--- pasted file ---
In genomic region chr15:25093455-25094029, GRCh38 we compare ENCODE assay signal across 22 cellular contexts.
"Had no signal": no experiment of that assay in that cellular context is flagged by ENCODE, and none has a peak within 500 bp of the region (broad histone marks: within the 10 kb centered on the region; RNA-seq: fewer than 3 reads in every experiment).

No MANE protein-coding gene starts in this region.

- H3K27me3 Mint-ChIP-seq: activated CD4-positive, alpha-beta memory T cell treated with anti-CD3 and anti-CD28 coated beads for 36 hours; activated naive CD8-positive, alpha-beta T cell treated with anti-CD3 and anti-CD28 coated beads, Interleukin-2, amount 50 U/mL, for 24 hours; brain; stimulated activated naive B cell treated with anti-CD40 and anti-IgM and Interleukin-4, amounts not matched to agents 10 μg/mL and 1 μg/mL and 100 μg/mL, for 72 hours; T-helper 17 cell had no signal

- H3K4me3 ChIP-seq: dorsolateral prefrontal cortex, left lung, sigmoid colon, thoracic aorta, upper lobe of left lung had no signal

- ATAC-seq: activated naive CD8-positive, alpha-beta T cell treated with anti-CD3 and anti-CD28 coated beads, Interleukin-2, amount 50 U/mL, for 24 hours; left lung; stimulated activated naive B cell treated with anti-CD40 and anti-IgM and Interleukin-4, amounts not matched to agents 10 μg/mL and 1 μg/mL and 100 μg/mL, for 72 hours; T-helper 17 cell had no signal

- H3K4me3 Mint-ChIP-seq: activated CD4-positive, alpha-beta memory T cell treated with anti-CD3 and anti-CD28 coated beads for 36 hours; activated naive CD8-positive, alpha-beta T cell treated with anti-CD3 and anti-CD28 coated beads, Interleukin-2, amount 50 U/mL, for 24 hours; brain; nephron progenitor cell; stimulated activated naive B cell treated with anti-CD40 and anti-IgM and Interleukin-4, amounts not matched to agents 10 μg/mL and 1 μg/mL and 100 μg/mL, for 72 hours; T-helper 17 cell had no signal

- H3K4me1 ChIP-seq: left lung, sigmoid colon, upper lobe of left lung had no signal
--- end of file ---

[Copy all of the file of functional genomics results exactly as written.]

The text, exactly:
In genomic region chr15:25093455-25094029, GRCh38 we compare ENCODE assay signal across 22 cellular contexts.
"Had no signal": no experiment of that assay in that cellular context is flagged by ENCODE, and none has a peak within 500 bp of the region (broad histone marks: within the 10 kb centered on the region; RNA-seq: fewer than 3 reads in every experiment).

No MANE protein-coding gene starts in this region.

- H3K27me3 Mint-ChIP-seq: activated CD4-positive, alpha-beta memory T cell treated with anti-CD3 and anti-CD28 coated beads for 36 hours; activated naive CD8-positive, alpha-beta T cell treated with anti-CD3 and anti-CD28 coated beads, Interleukin-2, amount 50 U/mL, for 24 hours; brain; stimulated activated naive B cell treated with anti-CD40 and anti-IgM and Interleukin-4, amounts not matched to agents 10 μg/mL and 1 μg/mL and 100 μg/mL, for 72 hours; T-helper 17 cell had no signal

- H3K4me3 ChIP-seq: dorsolateral prefrontal cortex, left lung, sigmoid colon, thoracic aorta, upper lobe of left lung had no signal

- ATAC-seq: activated naive CD8-positive, alpha-beta T cell treated with anti-CD3 and anti-CD28 coated beads, Interleukin-2, amount 50 U/mL, for 24 hours; left lung; stimulated activated naive B cell treated with anti-CD40 and anti-IgM and Interleukin-4, amounts not matched to agents 10 μg/mL and 1 μg/mL and 100 μg/mL, for 72 hours; T-helper 17 cell had no signal

- H3K4me3 Mint-ChIP-seq: activated CD4-positive, alpha-beta memory T cell treated with anti-CD3 and anti-CD28 coated beads for 36 hours; activated naive CD8-positive, alpha-beta T cell treated with anti-CD3 and anti-CD28 coated beads, Interleukin-2, amount 50 U/mL, for 24 hours; brain; nephron progenitor cell; stimulated activated naive B cell treated with anti-CD40 and anti-IgM and Interleukin-4, amounts not matched to agents 10 μg/mL and 1 μg/mL and 100 μg/mL, for 72 hours; T-helper 17 cell had no signal

- H3K4me1 ChIP-seq: left lung, sigmoid colon, upper lobe of left lung had no signal